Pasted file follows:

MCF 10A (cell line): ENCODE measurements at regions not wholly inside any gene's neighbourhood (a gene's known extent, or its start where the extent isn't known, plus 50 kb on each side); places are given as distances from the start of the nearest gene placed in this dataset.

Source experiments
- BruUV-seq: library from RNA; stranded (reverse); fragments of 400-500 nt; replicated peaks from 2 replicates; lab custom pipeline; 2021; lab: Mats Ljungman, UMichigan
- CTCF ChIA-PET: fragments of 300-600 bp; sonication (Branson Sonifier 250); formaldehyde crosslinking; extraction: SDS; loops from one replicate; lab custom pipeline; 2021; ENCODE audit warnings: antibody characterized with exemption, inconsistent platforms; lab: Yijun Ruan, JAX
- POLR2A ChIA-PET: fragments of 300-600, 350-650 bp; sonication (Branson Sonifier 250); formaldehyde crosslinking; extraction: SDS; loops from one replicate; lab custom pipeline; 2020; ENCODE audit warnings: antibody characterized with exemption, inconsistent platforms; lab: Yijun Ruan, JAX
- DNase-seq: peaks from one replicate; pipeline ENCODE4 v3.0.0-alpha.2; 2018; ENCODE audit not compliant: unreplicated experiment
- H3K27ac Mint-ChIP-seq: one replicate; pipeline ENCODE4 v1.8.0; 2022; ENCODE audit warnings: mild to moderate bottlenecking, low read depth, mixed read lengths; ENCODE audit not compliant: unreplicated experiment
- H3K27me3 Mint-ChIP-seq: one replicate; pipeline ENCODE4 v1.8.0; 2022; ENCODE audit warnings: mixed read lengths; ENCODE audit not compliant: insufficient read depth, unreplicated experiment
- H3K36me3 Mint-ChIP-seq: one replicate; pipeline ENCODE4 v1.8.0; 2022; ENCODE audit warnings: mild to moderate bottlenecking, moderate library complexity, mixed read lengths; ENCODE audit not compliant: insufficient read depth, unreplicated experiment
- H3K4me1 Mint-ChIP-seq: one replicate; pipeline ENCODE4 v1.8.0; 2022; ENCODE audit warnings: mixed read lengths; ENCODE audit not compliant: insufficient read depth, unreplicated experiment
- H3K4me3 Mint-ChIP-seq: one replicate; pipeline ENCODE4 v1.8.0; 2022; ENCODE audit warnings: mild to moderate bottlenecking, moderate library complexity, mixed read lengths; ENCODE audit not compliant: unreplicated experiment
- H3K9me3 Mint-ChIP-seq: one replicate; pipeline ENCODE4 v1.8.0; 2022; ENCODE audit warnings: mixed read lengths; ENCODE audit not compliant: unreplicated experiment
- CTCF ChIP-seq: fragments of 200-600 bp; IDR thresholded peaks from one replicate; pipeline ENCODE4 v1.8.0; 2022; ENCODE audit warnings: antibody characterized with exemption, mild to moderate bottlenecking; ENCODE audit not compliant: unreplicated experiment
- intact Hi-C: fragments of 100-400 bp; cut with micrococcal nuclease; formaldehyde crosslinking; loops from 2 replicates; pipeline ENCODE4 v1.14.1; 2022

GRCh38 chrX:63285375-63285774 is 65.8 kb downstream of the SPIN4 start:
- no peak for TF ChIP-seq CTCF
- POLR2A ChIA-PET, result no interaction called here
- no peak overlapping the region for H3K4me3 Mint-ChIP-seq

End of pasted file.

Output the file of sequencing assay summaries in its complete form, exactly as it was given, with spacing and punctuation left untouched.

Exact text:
MCF 10A (cell line): ENCODE measurements at regions not wholly inside any gene's neighbourhood (a gene's known extent, or its start where the extent isn't known, plus 50 kb on each side); places are given as distances from the start of the nearest gene placed in this dataset.

Source experiments
- BruUV-seq: library from RNA; stranded (reverse); fragments of 400-500 nt; replicated peaks from 2 replicates; lab custom pipeline; 2021; lab: Mats Ljungman, UMichigan
- CTCF ChIA-PET: fragments of 300-600 bp; sonication (Branson Sonifier 250); formaldehyde crosslinking; extraction: SDS; loops from one replicate; lab custom pipeline; 2021; ENCODE audit warnings: antibody characterized with exemption, inconsistent platforms; lab: Yijun Ruan, JAX
- POLR2A ChIA-PET: fragments of 300-600, 350-650 bp; sonication (Branson Sonifier 250); formaldehyde crosslinking; extraction: SDS; loops from one replicate; lab custom pipeline; 2020; ENCODE audit warnings: antibody characterized with exemption, inconsistent platforms; lab: Yijun Ruan, JAX
- DNase-seq: peaks from one replicate; pipeline ENCODE4 v3.0.0-alpha.2; 2018; ENCODE audit not compliant: unreplicated experiment
- H3K27ac Mint-ChIP-seq: one replicate; pipeline ENCODE4 v1.8.0; 2022; ENCODE audit warnings: mild to moderate bottlenecking, low read depth, mixed read lengths; ENCODE audit not compliant: unreplicated experiment
- H3K27me3 Mint-ChIP-seq: one replicate; pipeline ENCODE4 v1.8.0; 2022; ENCODE audit warnings: mixed read lengths; ENCODE audit not compliant: insufficient read depth, unreplicated experiment
- H3K36me3 Mint-ChIP-seq: one replicate; pipeline ENCODE4 v1.8.0; 2022; ENCODE audit warnings: mild to moderate bottlenecking, moderate library complexity, mixed read lengths; ENCODE audit not compliant: insufficient read depth, unreplicated experiment
- H3K4me1 Mint-ChIP-seq: one replicate; pipeline ENCODE4 v1.8.0; 2022; ENCODE audit warnings: mixed read lengths; ENCODE audit not compliant: insufficient read depth, unreplicated experiment
- H3K4me3 Mint-ChIP-seq: one replicate; pipeline ENCODE4 v1.8.0; 2022; ENCODE audit warnings: mild to moderate bottlenecking, moderate library complexity, mixed read lengths; ENCODE audit not compliant: unreplicated experiment
- H3K9me3 Mint-ChIP-seq: one replicate; pipeline ENCODE4 v1.8.0; 2022; ENCODE audit warnings: mixed read lengths; ENCODE audit not compliant: unreplicated experiment
- CTCF ChIP-seq: fragments of 200-600 bp; IDR thresholded peaks from one replicate; pipeline ENCODE4 v1.8.0; 2022; ENCODE audit warnings: antibody characterized with exemption, mild to moderate bottlenecking; ENCODE audit not compliant: unreplicated experiment
- intact Hi-C: fragments of 100-400 bp; cut with micrococcal nuclease; formaldehyde crosslinking; loops from 2 replicates; pipeline ENCODE4 v1.14.1; 2022

GRCh38 chrX:63285375-63285774 is 65.8 kb downstream of the SPIN4 start:
- no peak for TF ChIP-seq CTCF
- POLR2A ChIA-PET, result no interaction called here
- no peak overlapping the region for H3K4me3 Mint-ChIP-seq